Amy Reardon has an MFA in fiction from UC Riverside. Her work has appeared in The Believer, Alta Journal Electric Literature, Glamour, The Common, and The Los Angeles Review of Books, among others. She lives in Denver, Colorado. Photo Credit: Trey Burnette
How to Boss
(cw: sexual assault and harassment)
One. Wonder for the first time if perhaps you handled your colleague Libby’s complaint wrong when she fake smiles at you and returns to tapping furious dots on her canvas.
You’re at team building, for work, painting cherry blossoms at one of those drink-wine-and-imitate-the-master studios, when you notice Libby stippling tiny dots into long, elegant branches. “Hey, that’s cool, where’d you learn to do that?” you’d asked, but now, rebuffed, you smash your brush into a gob of red paint and twirl it on your own empty canvas, going back in your mind to this morning, when Libby pulled you into the conference room and closed the door.
Two. Know instantly she is about to tell you something bad, something personal.
Know it from the way she does not sit down at the conference table. She stands. She says: “Something happened in Vegas.” Know it from the disbelief on her face. Know it in your body. Know it from the time it happened to you.
Three. React first, think later.
It’s easier to give away your power if you don’t believe you have any in the first place. In Vegas, where she went to represent your biggest client at a trade show, Libby explains the sales guys all wanted to go out and party after dinner.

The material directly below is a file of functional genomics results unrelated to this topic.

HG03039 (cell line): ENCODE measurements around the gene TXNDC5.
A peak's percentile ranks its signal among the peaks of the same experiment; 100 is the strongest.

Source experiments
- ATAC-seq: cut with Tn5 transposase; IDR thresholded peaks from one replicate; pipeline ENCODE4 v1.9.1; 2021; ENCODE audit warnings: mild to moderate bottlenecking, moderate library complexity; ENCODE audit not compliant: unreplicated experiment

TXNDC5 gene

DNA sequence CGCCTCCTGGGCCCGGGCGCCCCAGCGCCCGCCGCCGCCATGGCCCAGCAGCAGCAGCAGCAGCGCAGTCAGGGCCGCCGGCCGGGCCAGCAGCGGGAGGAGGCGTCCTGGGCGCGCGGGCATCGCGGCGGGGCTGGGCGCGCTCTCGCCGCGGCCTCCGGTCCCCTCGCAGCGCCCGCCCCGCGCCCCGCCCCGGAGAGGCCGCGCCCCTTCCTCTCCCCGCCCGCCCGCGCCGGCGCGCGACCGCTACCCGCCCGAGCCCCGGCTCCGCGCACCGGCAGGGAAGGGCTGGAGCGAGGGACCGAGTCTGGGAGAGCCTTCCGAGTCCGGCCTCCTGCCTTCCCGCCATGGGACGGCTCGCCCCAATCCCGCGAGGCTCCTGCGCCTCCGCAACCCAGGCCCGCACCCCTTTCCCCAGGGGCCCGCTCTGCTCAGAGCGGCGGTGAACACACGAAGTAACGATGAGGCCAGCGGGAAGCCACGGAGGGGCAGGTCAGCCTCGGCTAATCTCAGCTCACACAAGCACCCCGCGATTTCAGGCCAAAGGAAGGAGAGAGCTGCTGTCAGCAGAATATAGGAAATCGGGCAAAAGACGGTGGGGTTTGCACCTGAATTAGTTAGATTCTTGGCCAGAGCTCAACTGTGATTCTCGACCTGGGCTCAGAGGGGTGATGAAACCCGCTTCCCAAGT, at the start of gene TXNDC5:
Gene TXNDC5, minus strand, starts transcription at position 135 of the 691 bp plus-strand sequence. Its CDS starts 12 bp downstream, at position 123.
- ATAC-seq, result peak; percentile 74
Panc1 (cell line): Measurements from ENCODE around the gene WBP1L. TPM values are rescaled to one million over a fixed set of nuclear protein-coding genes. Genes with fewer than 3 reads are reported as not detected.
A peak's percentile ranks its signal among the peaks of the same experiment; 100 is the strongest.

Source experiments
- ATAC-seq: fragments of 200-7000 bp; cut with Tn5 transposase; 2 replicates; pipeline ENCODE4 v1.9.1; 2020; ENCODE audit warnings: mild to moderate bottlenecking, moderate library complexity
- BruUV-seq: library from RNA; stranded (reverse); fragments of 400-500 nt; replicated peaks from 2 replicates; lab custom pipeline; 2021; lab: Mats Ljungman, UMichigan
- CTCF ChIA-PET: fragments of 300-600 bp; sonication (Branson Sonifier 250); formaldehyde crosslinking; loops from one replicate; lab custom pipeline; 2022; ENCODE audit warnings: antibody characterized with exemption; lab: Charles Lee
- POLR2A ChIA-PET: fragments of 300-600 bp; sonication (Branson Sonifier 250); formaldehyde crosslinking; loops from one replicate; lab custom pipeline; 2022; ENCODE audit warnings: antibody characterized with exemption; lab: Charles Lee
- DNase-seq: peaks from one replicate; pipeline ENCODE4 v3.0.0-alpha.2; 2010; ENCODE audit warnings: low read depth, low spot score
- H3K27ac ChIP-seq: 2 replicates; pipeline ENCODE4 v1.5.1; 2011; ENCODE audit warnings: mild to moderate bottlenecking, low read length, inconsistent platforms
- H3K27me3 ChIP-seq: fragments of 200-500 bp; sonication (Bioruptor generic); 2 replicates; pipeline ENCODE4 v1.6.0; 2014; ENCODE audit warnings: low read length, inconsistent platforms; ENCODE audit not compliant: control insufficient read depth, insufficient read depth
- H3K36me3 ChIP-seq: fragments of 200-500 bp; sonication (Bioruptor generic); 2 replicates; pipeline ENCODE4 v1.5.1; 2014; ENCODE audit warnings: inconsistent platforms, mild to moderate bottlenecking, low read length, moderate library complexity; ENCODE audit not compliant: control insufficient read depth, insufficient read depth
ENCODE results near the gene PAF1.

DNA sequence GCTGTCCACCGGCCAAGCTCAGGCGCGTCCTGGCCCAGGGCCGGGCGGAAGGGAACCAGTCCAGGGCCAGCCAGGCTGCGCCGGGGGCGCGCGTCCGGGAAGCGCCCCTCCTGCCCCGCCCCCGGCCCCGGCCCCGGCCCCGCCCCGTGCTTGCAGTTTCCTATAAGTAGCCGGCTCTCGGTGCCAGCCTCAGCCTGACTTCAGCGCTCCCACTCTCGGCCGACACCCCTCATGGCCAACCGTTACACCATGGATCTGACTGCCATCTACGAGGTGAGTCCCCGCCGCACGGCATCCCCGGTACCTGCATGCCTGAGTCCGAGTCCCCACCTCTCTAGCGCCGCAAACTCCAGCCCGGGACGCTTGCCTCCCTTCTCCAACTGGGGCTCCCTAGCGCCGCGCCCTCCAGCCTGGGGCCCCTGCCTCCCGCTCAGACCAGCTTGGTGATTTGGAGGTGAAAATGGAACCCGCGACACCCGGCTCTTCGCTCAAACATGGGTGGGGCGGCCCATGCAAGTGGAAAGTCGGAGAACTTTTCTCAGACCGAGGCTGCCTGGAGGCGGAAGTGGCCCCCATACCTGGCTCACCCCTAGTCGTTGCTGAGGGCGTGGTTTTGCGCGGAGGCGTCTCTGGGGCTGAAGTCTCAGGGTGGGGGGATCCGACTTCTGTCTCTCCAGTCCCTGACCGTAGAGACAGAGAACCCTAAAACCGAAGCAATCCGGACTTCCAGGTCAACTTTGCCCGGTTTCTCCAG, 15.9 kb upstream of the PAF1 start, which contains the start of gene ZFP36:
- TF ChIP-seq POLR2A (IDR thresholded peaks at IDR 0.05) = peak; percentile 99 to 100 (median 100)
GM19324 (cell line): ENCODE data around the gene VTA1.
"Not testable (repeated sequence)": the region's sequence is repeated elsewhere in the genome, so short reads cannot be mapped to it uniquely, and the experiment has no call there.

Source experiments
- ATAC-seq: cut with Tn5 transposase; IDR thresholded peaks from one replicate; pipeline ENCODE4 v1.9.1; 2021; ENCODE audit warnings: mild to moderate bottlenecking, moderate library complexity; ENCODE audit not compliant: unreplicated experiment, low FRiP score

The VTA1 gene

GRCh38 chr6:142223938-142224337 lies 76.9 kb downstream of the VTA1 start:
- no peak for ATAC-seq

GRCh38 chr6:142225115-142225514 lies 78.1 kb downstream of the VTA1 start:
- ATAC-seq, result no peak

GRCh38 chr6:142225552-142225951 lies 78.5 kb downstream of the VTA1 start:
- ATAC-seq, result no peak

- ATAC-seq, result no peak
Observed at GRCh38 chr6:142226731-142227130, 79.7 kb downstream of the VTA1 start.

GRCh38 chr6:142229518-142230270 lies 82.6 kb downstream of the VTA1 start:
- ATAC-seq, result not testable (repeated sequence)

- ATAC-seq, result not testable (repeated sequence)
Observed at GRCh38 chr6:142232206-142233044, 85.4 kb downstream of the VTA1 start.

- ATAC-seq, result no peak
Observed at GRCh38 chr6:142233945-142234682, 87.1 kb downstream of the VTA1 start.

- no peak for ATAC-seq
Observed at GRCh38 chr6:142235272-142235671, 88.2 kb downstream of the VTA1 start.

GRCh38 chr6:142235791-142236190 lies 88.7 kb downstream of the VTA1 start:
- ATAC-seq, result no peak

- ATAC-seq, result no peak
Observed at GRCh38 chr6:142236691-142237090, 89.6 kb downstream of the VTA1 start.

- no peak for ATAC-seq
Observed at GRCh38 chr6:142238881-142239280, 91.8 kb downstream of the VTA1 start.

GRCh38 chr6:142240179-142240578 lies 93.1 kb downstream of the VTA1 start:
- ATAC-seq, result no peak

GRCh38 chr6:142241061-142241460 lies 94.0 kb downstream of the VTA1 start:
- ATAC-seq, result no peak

This is standard practice at conferences. The big team dinner, lots of drinks. The ringleader standing up: Who wants to gamble? No mention of the wives and children smiling in picture frames on their desks back at the office.
“I thought they were safe. They’re all married,” Libby says, and it’s this fact that seems to hurt her
But doesn’t Libby know about the B-side of charming, successful guys with expense accounts?
“Libby, did they hurt you?” you ask.
She shakes her head. “I guess, not really?”
Four. Embrace disbelief.
Not that it happened, no. You absolutely believe the sales guys did this. What you can’t believe is that she is this naive. Libby is twenty-five years old. Doesn’t every teenage girl or her best friend get assaulted? If it’s not you, consider yourself lucky and learn the lesson by proxy.
The week you got your driver’s license, your best friend Sloan declared she was sick of high school boys, which is how on Halloween, you found yourself in an upstairs bedroom at a frat party with a white sheet tied over one shoulder, light blue eyeshadow up to your eyebrows and an adorable tall boy admonishing you.
“You girls need to be careful,” he said, gesturing to the house around him. “You can’t just do this, you know.”
At sixteen, you’d tossed your hair and laughed, prettily you hoped, for you’d just been felt up by your first college man and were working your way around a new kind of power.
But downstairs, Sloan grabbed your arm hard. “Let’s go.”